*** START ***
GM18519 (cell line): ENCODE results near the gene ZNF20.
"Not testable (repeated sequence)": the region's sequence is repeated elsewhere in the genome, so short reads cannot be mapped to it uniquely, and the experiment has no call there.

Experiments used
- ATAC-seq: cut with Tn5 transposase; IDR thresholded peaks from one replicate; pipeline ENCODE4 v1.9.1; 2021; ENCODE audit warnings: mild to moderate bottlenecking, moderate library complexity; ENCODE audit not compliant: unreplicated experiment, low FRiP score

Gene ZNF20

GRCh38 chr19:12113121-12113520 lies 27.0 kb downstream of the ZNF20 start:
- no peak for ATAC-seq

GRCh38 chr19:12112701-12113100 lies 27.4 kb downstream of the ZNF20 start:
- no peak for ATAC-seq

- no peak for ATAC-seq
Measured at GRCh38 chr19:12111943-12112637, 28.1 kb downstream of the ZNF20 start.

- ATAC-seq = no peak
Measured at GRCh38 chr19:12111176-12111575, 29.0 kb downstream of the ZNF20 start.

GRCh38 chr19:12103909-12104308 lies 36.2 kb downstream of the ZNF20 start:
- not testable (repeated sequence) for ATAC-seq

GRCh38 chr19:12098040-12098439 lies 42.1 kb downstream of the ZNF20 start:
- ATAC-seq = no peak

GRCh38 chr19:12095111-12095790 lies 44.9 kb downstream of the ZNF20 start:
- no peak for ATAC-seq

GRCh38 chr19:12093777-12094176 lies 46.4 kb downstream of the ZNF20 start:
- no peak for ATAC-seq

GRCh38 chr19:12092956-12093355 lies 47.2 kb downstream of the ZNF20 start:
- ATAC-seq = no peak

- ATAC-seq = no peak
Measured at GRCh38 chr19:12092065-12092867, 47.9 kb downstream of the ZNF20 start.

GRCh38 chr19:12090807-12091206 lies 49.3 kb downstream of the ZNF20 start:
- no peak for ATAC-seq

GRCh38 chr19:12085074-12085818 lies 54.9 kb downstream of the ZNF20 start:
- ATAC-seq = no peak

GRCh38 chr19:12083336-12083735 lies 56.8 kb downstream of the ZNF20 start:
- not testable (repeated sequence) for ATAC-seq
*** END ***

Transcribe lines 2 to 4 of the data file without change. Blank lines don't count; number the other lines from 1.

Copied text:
"Not testable (repeated sequence)": the region's sequence is repeated elsewhere in the genome, so short reads cannot be mapped to it uniquely, and the experiment has no call there.

Experiments used
- ATAC-seq: cut with Tn5 transposase; IDR thresholded peaks from one replicate; pipeline ENCODE4 v1.9.1; 2021; ENCODE audit warnings: mild to moderate bottlenecking, moderate library complexity; ENCODE audit not compliant: unreplicated experiment, low FRiP score